Being A Control Freak Is Not A Superpower. Stop it.

how to stop being a control freak

When the uncertainty of relinquishing control creates so much vulnerability that you prefer to just do it all yourself.

How do you let go though, and stop being a control freak?

Firstly, hands up if you’re a control freak? We are all friends here and there is no shame, so if you raised your hand (or your eyebrow as the case may be,) to you I say, hi, friend. Thanks for being real. I used to be like you. I get it. I had to stop being controlling but to be honest, it can still rear its ugly head.

In my experience people rarely admit to being a TOTAL control freak. They say things like “I’m a bit of a control freak,” with a little open hand gesture and body wiggle to make it look cute, or they say “I’m a little bit OCD and I just like things done a certain way,” as if having a psychological anxiety disorder is easier for people to digest than someone simply being edgy about giving anyone else the reigns, or the uncertainty of relinquishing control can create so much vulnerability that you prefer to just tough it out and hope for the best. 

‘Controller’ is one of the saboteurs according to Stanford Researcher, Shirzad Charmine. Thankfully, he is too professional and polite to use the term “control freak.” No one wants to be a freak except maybe between the sheets… but I digress.

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Like any of the 10 saboteurs as researched by Charmine such as hyper-achiever, pleaser and yes, controller, you must resist condemning this behaviour as ‘bad.’ While these behaviours may no longer serve you or your life, once upon a time, they were survival mechanisms.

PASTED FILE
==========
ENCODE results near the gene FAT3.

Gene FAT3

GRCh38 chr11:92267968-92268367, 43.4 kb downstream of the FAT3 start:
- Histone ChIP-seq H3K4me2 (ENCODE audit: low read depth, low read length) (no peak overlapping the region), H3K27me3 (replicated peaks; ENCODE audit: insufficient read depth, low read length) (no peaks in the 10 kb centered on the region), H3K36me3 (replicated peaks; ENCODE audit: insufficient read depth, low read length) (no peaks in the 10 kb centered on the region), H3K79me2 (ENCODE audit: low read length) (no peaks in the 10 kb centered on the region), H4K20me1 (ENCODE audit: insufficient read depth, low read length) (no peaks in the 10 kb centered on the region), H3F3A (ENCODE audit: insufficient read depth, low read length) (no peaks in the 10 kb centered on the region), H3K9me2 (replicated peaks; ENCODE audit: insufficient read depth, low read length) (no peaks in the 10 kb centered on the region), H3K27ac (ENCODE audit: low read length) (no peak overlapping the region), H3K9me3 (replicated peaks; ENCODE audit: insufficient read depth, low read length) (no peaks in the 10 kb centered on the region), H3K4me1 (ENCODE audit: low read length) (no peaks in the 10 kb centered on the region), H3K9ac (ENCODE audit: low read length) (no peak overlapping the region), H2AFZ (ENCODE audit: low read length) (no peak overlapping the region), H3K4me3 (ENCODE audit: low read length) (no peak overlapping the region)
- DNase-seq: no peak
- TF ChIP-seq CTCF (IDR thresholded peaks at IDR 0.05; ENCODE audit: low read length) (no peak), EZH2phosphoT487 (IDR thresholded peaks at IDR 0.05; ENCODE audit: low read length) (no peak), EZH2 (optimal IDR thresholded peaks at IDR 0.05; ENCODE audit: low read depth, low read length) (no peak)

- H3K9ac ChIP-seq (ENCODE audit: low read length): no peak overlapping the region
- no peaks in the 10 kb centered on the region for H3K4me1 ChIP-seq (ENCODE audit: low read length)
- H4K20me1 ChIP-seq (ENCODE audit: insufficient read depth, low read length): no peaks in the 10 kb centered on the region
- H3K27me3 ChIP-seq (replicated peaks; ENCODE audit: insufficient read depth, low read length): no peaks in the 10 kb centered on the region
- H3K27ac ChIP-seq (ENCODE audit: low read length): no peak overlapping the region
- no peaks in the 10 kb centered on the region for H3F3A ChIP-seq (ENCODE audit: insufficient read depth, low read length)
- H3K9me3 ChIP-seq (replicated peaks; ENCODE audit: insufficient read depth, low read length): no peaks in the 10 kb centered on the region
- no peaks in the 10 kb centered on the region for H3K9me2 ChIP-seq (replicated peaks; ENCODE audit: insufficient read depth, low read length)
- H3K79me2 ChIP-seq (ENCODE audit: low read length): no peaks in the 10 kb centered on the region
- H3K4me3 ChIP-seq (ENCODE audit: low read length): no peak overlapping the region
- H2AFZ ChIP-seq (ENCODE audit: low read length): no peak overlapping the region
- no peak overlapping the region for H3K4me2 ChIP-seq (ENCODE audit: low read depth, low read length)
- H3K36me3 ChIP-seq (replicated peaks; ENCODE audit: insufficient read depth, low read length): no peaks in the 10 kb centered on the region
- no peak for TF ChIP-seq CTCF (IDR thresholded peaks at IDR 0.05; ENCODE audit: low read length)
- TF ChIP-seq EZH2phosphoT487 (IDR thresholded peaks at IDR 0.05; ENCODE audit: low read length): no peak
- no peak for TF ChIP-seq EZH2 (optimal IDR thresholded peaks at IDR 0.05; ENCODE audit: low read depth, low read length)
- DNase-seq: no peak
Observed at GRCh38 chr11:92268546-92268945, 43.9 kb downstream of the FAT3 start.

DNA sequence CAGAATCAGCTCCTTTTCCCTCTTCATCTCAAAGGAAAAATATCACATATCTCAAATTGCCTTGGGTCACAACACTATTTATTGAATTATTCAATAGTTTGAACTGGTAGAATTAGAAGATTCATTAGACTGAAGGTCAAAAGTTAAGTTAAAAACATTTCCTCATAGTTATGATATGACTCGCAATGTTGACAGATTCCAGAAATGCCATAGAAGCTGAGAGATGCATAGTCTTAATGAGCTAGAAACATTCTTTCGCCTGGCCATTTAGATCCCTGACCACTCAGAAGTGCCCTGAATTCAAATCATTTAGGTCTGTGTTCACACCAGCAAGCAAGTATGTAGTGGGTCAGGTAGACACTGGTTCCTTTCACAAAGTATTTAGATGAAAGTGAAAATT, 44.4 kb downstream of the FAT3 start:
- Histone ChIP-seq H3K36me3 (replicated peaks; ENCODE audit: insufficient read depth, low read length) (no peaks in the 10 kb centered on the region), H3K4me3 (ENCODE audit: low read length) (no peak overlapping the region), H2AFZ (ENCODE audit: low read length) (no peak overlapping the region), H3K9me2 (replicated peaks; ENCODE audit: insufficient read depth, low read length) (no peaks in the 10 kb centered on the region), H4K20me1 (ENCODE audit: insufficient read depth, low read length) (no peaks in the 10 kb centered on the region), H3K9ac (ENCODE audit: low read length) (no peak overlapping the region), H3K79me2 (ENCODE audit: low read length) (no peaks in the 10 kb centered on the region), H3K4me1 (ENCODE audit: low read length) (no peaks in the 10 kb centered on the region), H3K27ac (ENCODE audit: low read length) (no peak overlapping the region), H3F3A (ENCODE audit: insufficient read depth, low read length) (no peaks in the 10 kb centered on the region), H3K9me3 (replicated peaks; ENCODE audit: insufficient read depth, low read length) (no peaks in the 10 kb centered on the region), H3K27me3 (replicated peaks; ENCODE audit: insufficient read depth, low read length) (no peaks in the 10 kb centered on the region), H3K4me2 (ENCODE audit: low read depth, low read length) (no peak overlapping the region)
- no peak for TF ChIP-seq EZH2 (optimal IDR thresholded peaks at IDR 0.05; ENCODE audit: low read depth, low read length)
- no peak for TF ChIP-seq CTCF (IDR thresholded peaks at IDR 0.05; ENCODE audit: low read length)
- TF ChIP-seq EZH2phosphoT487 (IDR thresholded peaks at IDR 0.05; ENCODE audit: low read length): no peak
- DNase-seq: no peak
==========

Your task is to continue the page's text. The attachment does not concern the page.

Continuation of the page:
If you currently feel safer at the helm, managing all of the tasks, taking on more than seems fair and toughing it out and hoping for the best, it’s likely that you have become hyper-independant through lessons and circumstances your life has handed you. 

When we see our saboteurs through this lens, we can be more compassionate with ourselves. And when we are more compassionate with ourselves, we can make changes and create new ways of thinking and being. 

Being a controller can be exhausting and often goes hand in hand with resentment and burnout. You may also feel that  and when such behaviour is so ingrained it can be tricky to know where to start once you have realised you must. 

Once you realise you’re a control freak, it’s easier to stop being controlling. But first you must admit it’s not a great way of being.

I invite you to start small and build your delegation and support seeking muscles.

Begin with inconsequential things such as asking a colleague to check an important email, asking a partner to pick something up for you or making a request to a family member. Build your way up to offloading stuff on your plate which can be done easily by others.

As you get better at this I invite you to remember the dishwasher. 

There are many people who believe that their way of stacking the dishwasher is the only way to do it. The plates go this way, the glasses go that way, and the cutlery is clearly only ever done face down, stacked like little soldiers, when in fact the job could be equally well done in a number of ways. There may be ways that are more economical space wise, or even more efficient with cleaning, but really, as long as the plates comes out more or less clean most of the time is that not enough?

Sometimes, you might need to let people do it their way and accept it’s not how you would do it, but as long as it is done, and it’s ‘good enough’ then relish the time this gives back to you.